Thus here, these things I write, that ye may know that ye know, that is , be assured that ye know; a Christian may believe, and yet not be assured that he does believe; many have a vital act which have not fiducial act of faith; many have a faith of adherence that want a faith of evidence: Faith and assurance in a saint, differ as much as reason and learning in a man; every man has reason, but every man that has reason has not learning, which is the improvement of reason; thus every good man has faith, but every one that has faith has not assurance, which is the special fruit of faith.
This therefore was the first design and end of St. John's writing, that they might know they did believe; the second follows,
that those that did believe, might believe on the name of the Son of God; the meaning is, that they might more firmly believe, be more rooted, grounded, settled, and confirmed in the faith, so as to remain unshaken by all the storms of persecution that might fall upon them; this seems to be the sense of the apostle when he exhorts believers to believe.
These things write I unto you that believe, that ye may believe on the name of the Son of God. The strongest believers may be exhorted to strengthen their faith, and to persevere in the faith, which they are strengthened and established in.
To enforce the foregoing exhortation to believers, namely, to be confirmed and constant in the faith, he shews them here what a special advantage believers have above other persons, namely, confidence in all their approaches to God; and a full assurance,
1. In general, that whatever they ask in faith according to his will, they shall obtain.
2. In particular, that our several petitions which we present unto God, shall in his own time, in his own way, and after his own manner, be granted by him, provided our persons and our prayers be qualified according to the gospel for the receiving of his promise.
Hence learn, That through our interest in Christ, and for the sake of his meritorious satisfaction and prevailing intercession, our prayers are certainly heard by God, and we shall assuredly have what God has promised to give, and we are fit to receive. God indeed does not always, nay, not often, come with an answer of prayer at our time, but he never stays a moment beyond his own time.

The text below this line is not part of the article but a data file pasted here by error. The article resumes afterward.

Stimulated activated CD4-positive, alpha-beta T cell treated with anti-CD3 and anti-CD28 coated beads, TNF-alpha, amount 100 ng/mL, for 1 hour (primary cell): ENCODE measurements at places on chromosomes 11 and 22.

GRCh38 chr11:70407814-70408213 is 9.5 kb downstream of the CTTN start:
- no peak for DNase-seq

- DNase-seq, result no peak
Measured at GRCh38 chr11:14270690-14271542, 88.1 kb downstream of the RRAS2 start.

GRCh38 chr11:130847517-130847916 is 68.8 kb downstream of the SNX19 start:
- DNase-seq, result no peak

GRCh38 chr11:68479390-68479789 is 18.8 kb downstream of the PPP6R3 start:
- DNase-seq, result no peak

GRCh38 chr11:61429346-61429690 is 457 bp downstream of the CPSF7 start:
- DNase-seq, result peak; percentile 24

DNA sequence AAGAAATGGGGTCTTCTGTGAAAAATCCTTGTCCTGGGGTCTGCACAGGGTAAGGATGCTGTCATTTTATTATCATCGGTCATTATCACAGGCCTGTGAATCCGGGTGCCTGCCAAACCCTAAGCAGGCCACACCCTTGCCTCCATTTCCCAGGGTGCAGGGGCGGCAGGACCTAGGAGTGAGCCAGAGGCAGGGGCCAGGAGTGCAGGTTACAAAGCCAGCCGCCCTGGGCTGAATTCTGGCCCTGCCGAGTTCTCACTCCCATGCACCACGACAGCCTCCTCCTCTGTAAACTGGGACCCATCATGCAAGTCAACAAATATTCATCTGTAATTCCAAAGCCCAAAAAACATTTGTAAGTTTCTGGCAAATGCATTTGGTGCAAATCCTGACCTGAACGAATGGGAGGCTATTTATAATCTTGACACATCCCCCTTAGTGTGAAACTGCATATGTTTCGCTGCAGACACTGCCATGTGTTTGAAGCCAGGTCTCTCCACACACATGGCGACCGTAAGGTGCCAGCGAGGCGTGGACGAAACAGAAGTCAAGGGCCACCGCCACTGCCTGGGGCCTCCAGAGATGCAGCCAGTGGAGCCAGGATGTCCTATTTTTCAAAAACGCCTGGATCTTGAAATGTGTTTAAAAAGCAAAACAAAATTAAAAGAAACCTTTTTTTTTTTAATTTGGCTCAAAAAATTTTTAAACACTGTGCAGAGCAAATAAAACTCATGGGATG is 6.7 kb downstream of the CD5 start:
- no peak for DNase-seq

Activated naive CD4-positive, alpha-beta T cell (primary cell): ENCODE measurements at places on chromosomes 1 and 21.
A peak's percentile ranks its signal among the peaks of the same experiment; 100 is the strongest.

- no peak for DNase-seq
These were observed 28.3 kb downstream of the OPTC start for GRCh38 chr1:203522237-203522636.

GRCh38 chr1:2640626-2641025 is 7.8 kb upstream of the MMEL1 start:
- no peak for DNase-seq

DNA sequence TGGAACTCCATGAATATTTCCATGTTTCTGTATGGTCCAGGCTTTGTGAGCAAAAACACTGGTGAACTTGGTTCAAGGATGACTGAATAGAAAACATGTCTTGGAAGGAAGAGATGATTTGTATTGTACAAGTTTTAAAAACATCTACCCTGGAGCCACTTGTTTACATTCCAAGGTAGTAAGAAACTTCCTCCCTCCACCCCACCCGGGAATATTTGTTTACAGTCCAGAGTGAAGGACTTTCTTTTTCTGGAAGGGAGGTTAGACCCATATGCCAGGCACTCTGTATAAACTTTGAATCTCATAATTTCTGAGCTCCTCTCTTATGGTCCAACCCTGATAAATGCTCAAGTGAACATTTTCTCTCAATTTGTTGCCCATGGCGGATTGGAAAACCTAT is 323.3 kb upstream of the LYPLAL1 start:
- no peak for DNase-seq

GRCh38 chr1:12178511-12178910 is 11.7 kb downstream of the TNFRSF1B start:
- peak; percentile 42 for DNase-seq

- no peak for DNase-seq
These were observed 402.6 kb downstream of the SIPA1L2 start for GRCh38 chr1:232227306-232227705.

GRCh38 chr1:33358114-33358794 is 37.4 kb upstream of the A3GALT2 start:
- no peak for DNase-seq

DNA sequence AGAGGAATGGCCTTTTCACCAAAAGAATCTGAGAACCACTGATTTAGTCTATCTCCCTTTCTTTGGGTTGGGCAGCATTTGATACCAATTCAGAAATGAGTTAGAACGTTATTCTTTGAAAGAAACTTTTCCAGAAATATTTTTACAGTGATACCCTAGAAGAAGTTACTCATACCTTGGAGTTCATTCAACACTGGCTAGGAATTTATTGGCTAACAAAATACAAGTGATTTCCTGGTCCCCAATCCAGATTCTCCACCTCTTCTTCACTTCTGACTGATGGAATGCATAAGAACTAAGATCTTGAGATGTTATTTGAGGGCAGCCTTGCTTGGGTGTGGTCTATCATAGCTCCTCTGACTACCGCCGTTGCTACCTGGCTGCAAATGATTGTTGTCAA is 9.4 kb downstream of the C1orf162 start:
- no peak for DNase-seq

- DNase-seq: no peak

Learn, 2. That in all the prayers we present and put up to God, a special eye and regard must be had to the will of God, if we expect to be heard and answered. If we ask any thing according to his will, he heareth us.
The will of God is the rule, not only of things to be done by us, but also of those things which we crave of God to do for us. The will of God under a threefold revelation is the rule and matter of prayer.
1. The will of God in his commands; whatever God hath required us to do, we may pray for power that we may do.
2. THe will of God in his promises; what God hath said he will give, we may pray that we may receive.
3. The will of God in prophecies; what God hath foretold shall come to pass, we may and ought to pray that it may come to pass.
The prayer of man gives birth to the prophecies of God, yea, and to the promises of God too. I will be enquired of, to do it for them. Ezekiel 36:37 Though God be a sure paymaster, yet he expects that we should put his bond in suit before he pays.
Learn, 3. That a prayer made according to God's will, shall certainly be granted according to our will. If we ask any thing according to his will, he heareth us. When we pray for any thing in obedience to God's will, and with submission to his will, we know that we have the petitions that we ask of him.
Our apostle informed us in the foregoing verse of the comfort which believers have in their prayers for themselves, all that is requested by them is granted by God: now in the verse before us he relates the benefit which others receive by their prayers as well as themselves, assuring them, that if any of them did pray for an offending brother, they should be heard in what they desired, unless the person they prayed for had sinned the unpardonable sin, the sin unto death, by which we are to understand apostacy from the Christian religion unto idolatry, as appears from the following words, Keep yourselves from idols, which caution has no manner of dependence upon what went before, unless we understand the sin unto death in this sense; or if (with others) he call it the sin against the Holy Ghost, it comes to the same; for what is that sin but a renouncing of Christianity, denying the truth of the Christian faith, after illumination and conviction by the Holy Ghost, and maliciously persecuting the sincere professors of it?
Here note, 1. That a believer is not to hide his eyes from observing, but may and ought to take notice of the sins and miscarriages of his brethren: If any man see his brother sin, which he cannot do if he he neglect to observe him.
Note, 2. That a believer discerning and observing the sin of his brother, may and ought to pray for him. Let him ask, that is, importune God on his behalf.
Note, 3. That a believer's prayers may prevail with God for us, when our own prayers will not prevail for ourselves. Let him ask, and he shall give him life, temporal life at least, and upon his repentance and faith eternal life also.